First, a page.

Who is Charles Schwab?
The investment market in the US is worth billions of dollars, and there are some people at the top of this field who have revolutionized the finance world. One of those people is Charles Schwab – former CEO of the Charles Schwab Corporation and number 76 on Forbes' 400 list. Schwab's $8.2 billion net worth is not the only interesting thing about this visionary, and for those of you may know the name of the Charles Schwab bank, it’s time to get to know the man behind the numbers.
Charles Schwab's Rise to Financial Fame
As a native California native, Schwab attended the Santa Barbara High School, and did very well, even becoming the captain of the golf team. After graduating from high school, Schwab attended the Holy Rosary Academy for his pre-college studies. From there, he went to Stanford, where he graduated with a Bachelor of Arts in Economics degree in 1959. Continuing his studies, Schwab attended the Stanford Graduate School of Business, where he got his Master of Business Administration in 1961.
After getting a solid financial education, Charles Schwab started the Investment Indicator newsletter along with three partners in 1963. Nearly a decade later, in 1971, Charles incorporated with the First Commander Corporation that offered brokerage services, and in November 1971, Schwab, along with four other investors, purchased all the Commander Industries, Inc. stocks. By the following year, Schwab purchased all the stocks for the former Commander Industries.
Charles Schwab & Co. Formation
After purchasing all the stock from First Commander, Schwab changed the name of his new firm to Charles Schwab & Co., Inc. One event that helped Schwab's company to sky-rocket was the deregulation of the securities industry by the federal Securities and Exchange Commission. This decision meant that companies could charge any fee they desired for the securities. At that turning point, Schwab decided to cut in half the costs of the securities his company sold, allowing consumers to purchase such financial products.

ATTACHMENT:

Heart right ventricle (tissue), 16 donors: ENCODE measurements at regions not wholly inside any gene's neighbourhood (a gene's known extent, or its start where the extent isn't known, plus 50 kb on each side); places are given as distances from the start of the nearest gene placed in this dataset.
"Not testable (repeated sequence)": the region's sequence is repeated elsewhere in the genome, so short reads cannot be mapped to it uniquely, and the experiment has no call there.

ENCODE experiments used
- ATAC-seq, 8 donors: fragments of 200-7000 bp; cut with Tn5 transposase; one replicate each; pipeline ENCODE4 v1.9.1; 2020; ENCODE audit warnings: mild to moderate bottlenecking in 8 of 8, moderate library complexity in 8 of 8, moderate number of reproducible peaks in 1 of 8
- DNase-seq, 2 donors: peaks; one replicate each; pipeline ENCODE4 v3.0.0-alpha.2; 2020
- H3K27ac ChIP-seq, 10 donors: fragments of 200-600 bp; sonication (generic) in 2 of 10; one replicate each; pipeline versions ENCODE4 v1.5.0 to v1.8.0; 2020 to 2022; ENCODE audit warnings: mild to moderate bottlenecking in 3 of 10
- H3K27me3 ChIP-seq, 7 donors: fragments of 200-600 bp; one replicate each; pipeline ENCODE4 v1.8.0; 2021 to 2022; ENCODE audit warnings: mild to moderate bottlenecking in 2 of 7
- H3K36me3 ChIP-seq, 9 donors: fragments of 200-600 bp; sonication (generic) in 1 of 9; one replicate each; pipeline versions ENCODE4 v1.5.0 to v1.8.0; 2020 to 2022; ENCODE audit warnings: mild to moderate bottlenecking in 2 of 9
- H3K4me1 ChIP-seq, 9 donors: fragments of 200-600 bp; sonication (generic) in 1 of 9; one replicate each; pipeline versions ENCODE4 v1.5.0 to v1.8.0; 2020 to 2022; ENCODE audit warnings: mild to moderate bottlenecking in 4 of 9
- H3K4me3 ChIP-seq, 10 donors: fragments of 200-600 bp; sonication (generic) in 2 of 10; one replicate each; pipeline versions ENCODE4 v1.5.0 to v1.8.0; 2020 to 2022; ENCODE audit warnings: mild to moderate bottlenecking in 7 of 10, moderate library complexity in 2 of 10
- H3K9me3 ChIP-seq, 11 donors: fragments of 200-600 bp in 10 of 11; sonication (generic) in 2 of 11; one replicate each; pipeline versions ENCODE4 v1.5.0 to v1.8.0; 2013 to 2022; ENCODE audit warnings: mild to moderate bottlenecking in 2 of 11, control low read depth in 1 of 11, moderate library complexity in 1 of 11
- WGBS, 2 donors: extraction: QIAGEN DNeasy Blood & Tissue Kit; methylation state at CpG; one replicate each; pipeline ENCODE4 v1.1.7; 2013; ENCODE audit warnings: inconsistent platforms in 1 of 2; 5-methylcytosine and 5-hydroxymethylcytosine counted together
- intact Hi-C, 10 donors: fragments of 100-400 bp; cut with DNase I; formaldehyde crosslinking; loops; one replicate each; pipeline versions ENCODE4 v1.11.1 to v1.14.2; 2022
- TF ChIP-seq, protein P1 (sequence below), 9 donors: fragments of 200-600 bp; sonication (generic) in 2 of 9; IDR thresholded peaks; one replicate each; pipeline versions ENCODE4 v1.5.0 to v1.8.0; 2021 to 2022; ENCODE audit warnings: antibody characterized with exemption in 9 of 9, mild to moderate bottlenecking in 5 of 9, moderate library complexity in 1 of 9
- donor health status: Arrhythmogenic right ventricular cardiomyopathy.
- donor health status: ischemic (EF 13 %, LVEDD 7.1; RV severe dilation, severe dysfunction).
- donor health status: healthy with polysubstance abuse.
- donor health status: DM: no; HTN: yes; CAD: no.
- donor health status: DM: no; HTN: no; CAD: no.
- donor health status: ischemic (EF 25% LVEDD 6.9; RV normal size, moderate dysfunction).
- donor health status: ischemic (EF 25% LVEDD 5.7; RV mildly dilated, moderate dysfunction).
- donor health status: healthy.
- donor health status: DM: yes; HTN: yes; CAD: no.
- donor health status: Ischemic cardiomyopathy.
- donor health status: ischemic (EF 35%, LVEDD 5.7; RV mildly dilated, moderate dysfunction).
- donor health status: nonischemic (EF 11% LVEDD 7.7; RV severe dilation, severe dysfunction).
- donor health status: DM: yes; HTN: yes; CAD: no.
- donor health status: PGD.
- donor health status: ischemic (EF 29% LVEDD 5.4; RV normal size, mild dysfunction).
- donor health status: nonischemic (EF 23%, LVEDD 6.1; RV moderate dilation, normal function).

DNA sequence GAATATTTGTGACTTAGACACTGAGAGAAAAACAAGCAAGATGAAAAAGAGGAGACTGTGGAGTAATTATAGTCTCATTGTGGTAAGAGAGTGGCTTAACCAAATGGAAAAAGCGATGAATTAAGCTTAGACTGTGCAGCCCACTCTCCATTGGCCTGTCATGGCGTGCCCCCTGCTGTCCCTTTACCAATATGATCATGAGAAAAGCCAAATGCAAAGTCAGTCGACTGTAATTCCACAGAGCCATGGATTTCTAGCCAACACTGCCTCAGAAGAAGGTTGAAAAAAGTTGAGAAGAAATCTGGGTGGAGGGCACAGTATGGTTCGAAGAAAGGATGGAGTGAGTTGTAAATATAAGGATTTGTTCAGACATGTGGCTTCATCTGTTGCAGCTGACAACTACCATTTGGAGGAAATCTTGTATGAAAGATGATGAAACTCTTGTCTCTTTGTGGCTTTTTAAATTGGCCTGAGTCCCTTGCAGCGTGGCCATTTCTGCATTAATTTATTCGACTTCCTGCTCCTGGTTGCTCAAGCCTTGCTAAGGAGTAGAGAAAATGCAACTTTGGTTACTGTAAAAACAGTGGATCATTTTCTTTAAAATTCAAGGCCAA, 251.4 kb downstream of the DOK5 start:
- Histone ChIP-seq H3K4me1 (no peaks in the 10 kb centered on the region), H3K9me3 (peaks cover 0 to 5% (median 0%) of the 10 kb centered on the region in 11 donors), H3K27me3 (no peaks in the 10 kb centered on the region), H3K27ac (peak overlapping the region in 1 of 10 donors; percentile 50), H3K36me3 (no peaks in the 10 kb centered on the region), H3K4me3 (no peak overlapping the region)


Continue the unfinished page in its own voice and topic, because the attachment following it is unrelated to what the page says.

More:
Also, Schwab began paying securities salesmen an hourly fee, and not just commissions on their sales. To sell the securities, Schwab opened a 24/7 toll-free call center for purchasing securities, which allowed customers to purchase securities at any time and from anywhere.
Schwab Bank Establishment
The first Charles Schwab bank was opened in 1975 in Sacramento, California, and was as innovative as his securities business. To operate the bank in the most efficient way possible, Schwab automated services for the bank's customers. The bank became very successful, and Schwab owned 37% of the stocks. The Bank of America took notice of Schwab's innovation and offered to by out his share of the bank for $53 million in 1981, an offer he excepted. Despite selling his share of the Charles Schwab bank, Schwab stayed on as president of a semi-autonomous unit.
The unit that Schwab ran sold services and products for $41 million each year had 220,000 customers in 40 branches, employed 600 people, and expended with every year that went by. By 1986, the unit had more than 1.6 million customers and reached an all-time sales high of $308 million.
Charles success inspired him to help others, and in 1977, he began offering seminars to his clients. By 1978, Schwab's company had accounts of 45,000 clients, and the number rose to 84,000 by the following year. In 1980, Schwab's began offering a 24-hour quotation service, which resulted in another increase in the number of clients, which reached an all-time high of 147,000. The next year was even bigger for Schwab, as he joined the NYSE and had 222,000 clients. In 1982, Charles Schwab opened an office on Hong Kong and recorded a client base of 374,000.
More than a decade later, in 1995, the company was the largest of its kind in the discount brokerage field. The annual revenue of the company was $1.4 billion and a whopping $200 billion in total assets. In 1996, the company that started small gained 3.6 million accounts that were active and made Schwab a very successful businessman.
Charles Schwab's Philosophy and Philanthropy
Schwab believes that a quick rise in trade inquiries, like the one that happened between 2007 to 2013 is dangerous. According to him, this type of growth is a "growing cancer" that jeopardizes market fairness, and that it should be made illegal or at least taxed.
While gaining a personal fortune of $8.2 billion, Schwab did not keep his wealth to himself. To help those in need, Schwab started the Charles and Helen Schwab Foundation back in 1987. The foundation $270 million worth of assets in 2013, and it gave away $13 million in grants alone. As of today, Schwab's wife is the president of the foundation, and he is its chairman.
Charles Schwab had a very interesting path of life that demonstrates how innovation is the key to success. As of today, Schwab is still the owner of one of the largest brokerage companies in the US, and it will probably stay that way for years to come.